Reverse charging has been a frequently requested feature among Apple fans for years, but now it seems like the dream might become a reality thanks to a new patent filed by the company.
Reverse charging is a feature that would allow you to charge your iPhone wirelessly using another iPhone. If implemented across all Apple hardware, it could reshape the landscape of low-battery anxiety that many have been facing as more of our lives become dependent on chargeable devices. It’s also something that’s still missing on the most recent iPhone 14 and iPhone 14 Pro.
As first spotted by PatentlyApple, the patent looks to make back-to-back wireless iPhone charging an option in the future. In recent years, there have been scattered signs pointing to different versions of Apple making use of reverse wireless charging — such as patents suggesting the ability to charge accessories using an iPhone or an iPad. But this is the first time we’re seeing phone-to-phone charging in any of the company’s patents.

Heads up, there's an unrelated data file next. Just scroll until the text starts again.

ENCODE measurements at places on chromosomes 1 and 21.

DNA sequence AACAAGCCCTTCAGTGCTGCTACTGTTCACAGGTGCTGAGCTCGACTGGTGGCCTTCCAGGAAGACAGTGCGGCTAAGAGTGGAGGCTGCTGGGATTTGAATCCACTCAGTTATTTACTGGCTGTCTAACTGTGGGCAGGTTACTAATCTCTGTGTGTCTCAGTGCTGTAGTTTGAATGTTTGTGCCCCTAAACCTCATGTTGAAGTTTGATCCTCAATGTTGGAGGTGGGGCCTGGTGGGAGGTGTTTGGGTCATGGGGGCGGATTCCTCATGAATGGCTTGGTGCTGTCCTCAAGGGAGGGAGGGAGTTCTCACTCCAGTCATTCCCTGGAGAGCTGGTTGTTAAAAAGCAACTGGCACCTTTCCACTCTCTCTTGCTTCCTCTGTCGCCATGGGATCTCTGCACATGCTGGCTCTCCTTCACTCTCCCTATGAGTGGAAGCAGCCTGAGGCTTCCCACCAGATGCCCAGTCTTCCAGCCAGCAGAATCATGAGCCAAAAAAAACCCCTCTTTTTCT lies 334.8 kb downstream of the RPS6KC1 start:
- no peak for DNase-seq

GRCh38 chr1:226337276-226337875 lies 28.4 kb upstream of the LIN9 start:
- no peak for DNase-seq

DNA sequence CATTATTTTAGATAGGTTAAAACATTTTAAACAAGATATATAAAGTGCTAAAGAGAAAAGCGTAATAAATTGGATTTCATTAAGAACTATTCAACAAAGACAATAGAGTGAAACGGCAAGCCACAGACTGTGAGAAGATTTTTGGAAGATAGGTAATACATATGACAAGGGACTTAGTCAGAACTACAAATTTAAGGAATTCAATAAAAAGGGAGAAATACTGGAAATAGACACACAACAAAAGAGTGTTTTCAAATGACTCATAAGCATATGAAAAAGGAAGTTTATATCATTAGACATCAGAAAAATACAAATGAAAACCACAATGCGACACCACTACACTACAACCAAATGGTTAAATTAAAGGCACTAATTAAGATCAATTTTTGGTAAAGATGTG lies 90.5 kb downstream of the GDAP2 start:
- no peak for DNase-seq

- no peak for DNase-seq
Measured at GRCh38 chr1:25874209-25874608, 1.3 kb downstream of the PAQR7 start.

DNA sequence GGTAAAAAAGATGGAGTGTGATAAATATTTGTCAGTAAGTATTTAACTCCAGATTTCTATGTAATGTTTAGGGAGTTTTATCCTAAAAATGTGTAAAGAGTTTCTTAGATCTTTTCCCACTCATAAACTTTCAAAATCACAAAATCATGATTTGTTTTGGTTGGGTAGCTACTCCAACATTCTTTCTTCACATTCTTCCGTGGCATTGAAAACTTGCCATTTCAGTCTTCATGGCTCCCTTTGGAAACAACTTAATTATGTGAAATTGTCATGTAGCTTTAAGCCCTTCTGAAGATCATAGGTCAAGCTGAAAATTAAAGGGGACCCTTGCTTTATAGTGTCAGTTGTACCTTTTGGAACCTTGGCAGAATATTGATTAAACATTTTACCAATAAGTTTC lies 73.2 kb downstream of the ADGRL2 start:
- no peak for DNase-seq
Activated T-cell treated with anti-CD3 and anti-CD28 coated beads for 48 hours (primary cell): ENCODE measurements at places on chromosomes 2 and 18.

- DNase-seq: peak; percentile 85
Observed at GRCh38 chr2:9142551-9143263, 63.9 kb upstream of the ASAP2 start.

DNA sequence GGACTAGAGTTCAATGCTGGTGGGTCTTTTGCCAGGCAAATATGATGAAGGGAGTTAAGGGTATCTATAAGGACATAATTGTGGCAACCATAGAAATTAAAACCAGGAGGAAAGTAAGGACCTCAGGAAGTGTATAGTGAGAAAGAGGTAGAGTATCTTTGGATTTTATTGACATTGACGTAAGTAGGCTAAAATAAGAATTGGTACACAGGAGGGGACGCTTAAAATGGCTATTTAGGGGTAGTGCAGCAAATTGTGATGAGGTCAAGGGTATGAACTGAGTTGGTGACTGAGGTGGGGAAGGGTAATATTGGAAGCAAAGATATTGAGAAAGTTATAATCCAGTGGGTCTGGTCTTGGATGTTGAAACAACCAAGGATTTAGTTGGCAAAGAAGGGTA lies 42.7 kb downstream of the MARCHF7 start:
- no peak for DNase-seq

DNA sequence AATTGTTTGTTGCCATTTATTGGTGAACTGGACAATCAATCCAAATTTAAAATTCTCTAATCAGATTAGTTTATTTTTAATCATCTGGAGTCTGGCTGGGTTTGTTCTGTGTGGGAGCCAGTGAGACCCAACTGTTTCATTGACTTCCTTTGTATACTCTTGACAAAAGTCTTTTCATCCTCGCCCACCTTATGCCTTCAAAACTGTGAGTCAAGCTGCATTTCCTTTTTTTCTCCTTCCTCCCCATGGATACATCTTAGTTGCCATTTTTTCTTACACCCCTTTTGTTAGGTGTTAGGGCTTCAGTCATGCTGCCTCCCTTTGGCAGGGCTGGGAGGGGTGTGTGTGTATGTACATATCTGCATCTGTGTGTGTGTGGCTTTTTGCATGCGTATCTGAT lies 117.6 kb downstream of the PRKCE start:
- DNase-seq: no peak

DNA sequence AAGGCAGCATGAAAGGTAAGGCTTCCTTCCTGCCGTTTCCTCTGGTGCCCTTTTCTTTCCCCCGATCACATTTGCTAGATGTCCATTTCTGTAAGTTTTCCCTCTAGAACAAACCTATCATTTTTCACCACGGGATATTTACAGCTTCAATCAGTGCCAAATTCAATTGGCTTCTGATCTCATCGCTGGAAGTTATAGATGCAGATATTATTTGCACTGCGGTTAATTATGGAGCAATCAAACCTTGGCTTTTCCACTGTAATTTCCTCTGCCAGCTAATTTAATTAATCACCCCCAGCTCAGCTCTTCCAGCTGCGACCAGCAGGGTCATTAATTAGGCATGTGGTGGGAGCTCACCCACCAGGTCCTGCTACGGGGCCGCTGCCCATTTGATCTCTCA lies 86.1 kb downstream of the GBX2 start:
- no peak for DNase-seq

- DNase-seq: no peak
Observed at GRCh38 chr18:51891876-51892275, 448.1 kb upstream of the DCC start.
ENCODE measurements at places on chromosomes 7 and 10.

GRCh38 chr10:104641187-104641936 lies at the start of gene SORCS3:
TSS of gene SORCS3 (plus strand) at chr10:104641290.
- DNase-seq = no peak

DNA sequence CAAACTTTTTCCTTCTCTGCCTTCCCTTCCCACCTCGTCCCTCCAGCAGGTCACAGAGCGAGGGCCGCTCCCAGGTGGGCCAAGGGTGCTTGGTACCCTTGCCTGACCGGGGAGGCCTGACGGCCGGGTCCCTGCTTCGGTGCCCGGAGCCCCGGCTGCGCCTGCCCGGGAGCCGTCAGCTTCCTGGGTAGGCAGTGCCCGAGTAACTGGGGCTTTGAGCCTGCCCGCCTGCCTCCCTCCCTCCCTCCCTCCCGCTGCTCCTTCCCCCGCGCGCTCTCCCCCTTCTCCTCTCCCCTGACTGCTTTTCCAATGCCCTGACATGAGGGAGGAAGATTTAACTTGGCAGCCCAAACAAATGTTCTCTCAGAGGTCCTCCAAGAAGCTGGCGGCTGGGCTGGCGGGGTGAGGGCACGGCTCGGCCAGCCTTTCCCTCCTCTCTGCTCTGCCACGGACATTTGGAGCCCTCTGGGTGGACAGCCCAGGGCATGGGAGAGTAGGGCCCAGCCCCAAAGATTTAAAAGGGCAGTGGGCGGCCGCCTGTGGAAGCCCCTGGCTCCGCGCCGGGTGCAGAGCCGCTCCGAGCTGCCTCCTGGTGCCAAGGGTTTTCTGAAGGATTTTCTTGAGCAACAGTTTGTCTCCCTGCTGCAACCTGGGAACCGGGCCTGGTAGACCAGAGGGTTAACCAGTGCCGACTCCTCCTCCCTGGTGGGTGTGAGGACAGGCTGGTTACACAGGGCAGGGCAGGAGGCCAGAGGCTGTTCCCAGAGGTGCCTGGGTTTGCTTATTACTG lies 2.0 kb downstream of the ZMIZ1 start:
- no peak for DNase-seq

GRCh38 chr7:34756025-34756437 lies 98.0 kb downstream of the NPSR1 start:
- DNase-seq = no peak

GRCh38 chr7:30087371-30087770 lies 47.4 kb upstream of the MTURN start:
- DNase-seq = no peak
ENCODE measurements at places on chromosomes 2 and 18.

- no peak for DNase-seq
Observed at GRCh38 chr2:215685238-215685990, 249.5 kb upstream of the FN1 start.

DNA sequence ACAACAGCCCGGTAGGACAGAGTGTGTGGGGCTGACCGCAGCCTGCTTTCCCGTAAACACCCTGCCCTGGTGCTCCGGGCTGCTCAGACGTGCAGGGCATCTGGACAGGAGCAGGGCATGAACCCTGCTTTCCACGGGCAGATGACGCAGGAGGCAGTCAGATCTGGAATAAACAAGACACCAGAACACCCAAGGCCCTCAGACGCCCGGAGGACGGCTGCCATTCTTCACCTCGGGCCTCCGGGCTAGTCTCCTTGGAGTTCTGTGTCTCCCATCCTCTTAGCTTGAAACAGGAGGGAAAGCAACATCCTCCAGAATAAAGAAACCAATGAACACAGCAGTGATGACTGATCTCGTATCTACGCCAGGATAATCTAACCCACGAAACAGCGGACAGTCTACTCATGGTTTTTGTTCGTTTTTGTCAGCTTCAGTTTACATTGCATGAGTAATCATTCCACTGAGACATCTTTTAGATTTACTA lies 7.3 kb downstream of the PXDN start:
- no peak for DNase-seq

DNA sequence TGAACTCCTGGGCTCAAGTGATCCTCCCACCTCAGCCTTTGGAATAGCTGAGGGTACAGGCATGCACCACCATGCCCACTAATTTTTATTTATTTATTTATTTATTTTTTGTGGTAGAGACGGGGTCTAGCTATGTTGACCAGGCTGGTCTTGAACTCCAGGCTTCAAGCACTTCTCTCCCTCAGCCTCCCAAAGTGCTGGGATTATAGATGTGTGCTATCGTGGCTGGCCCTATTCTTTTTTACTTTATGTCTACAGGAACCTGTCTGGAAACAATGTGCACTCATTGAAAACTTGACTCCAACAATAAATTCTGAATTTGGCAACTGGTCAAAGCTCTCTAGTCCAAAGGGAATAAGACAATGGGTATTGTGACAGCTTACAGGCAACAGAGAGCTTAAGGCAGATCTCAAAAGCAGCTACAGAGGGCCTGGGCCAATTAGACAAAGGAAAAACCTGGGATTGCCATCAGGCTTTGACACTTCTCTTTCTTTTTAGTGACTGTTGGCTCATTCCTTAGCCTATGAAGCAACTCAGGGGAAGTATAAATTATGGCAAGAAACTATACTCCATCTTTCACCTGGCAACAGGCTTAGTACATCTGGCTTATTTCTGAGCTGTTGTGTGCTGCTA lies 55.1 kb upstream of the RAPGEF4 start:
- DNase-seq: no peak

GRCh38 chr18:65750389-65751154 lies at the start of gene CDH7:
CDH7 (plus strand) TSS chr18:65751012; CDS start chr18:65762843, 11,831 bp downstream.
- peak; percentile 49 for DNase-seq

In fact, this patent seems to be rolling a lot of the other reverse charging features that we’ve seen in previous patents into one package. If implemented, it would essentially allow any Apple product to wirelessly charge other Apple hardware. Based on the direction that Apple has been moving with features like Universal Control that connect all Apple devices together wirelessly, it feels plausible that reverse charging could be the next step to complete device connectivity.
The context surrounding Apple’s other seemingly abandoned reverse charging patents is extremely important when looking at this new one. Even if it is Apple’s intention to finally move forward with reverse charging, the patent was only just filed. In other words, there’s a chance that we won’t be seeing it in use for a while.
Reverse charging already exists in a minor way in the Apple ecosystem. The iPhone 12 introduced the feature by being able to charge Apple’s MagSafe battery pack, so there’s certainly precedent for it moving forward. What exactly that could become and when we’ll see, however, is still unknown.
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